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3 Ways Your Business Can Weather a Sales Decline

Jul 26, 2013 | By Bob Wolff | 0 Comments

Topics: Business Development

Sales slumps are natural and happen to all businesses--yours and your competitors’ alike. You may have been holding on to a promising prospect that fizzled out and turned sour. Your customers may cancel orders; the same orders that you have been expecting to buttress your revenue for the month. The point is, things can always go wrong.

But you should move on and weather a sales slump as best as you can, because when you do, you make the first step to minimize its impact on your business.

Here are three things that you should do during a period of sales decline.

Protect Your Team

One, do not let your team or salespeople take the full brunt. Instead, invest your energy and resources to brainstorm with them on devising a far more effective marketing plan. Potentially hot sales leads can pan out to nothing, so be flexible enough to rebound from the situation. Begin by working with your sales team as a team.

Be Flexible

Two, make careful adjustments on your marketing strategies. Take a look at your company’s glossy and expensively produced brochure. Does anyone still read catalogs these days? Stop spending money on things that have no quantifiable sales results. Instead, work on your company website. Does it load fast enough so that potential clients don’t lose interest? Are your service descriptions well written and compelling? Is your payment process smooth and simple?

Examine where you’re spending your marketing budget. Are you throwing your money away for banner ads that do not even lead to significant traffic on your website? Are your ads well designed and eye-catching? Do you bluntly attack your main competitor in your ads? That seems desperate, doesn’t it? It only reinforces the idea of your competitor as an industry standard, thus the inordinate amount of fussing that you do to convince people otherwise.

In a nutshell, take a long close look at your entire marketing campaign and improve it. Do not slack off with your marketing even through a recession-induced drop in sales. Because if you do, you risk having your brand lose traction with your target market by the time the economic recession has passed and people are more willing to pay and buy again.

Talk to your customers. One of the best ways to get your customers to understand what you are offering is to listen to them, and then rework your product into something they will want to spend their hard-earned money on. Adapt your marketing message to the personal circumstances of your target customers—and not the other way around. It is the age of digital social media. The information that you need from your customers is out there in the open.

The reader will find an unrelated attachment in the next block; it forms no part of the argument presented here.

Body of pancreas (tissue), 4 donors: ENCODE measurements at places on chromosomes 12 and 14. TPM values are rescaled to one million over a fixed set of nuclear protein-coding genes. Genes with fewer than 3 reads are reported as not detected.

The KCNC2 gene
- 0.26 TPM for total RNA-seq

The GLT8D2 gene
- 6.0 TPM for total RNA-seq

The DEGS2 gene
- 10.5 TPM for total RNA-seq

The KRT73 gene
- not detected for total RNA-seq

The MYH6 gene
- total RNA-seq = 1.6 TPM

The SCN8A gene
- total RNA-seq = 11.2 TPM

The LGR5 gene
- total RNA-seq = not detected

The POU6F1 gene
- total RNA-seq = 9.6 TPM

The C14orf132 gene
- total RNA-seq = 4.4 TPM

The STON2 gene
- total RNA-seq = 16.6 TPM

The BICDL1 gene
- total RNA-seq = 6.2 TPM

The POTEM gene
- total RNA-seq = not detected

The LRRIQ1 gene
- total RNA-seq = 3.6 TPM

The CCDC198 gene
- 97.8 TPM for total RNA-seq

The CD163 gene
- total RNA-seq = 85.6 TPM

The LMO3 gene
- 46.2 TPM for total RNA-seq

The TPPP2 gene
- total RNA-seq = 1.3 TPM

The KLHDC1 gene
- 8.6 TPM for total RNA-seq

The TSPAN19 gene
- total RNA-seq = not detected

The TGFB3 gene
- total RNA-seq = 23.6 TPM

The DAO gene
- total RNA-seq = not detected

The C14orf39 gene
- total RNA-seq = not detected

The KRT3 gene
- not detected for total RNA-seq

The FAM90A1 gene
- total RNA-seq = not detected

Analyze Your Offerings

Finally three, evaluate what you’re offering people. Is your dip in sales a direct result of your service’s value and not your marketing? Surely you can improve it without spending a lot of money. Know your service’s areas for improvement by studying customer feedback and reviews. Even the most lucrative marketing campaigns cannot save a shoddy product that fails five out of ten of its customers’ expectations.

With a high-quality end product and a good marketing technique aimed at the right market, you can easily weather the occasional sales decline in no time.

About the Author: Bob Wolff is an accountant-turned-Channel Manager at BQE who helps to offer consulting and software solutions for BQE customers. He likes to share his business expertise here on the blog whenever he can. 

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Bob Wolff
The Author

Bob Wolff

Bob Wolff is Director of Business Partnerships at BQE Software. He began his career in public accounting and went on to start a consulting firm, Fresh Eyes, providing technology, marketing, sales, support, strategic and tactical planning, and executive coaching to various professional services firms until he joined BQE Software in 2004. His greatest joys are his wife, Dayleen, his dogs, Roxie and Wilson, writing science fiction, and helping BQE grow.

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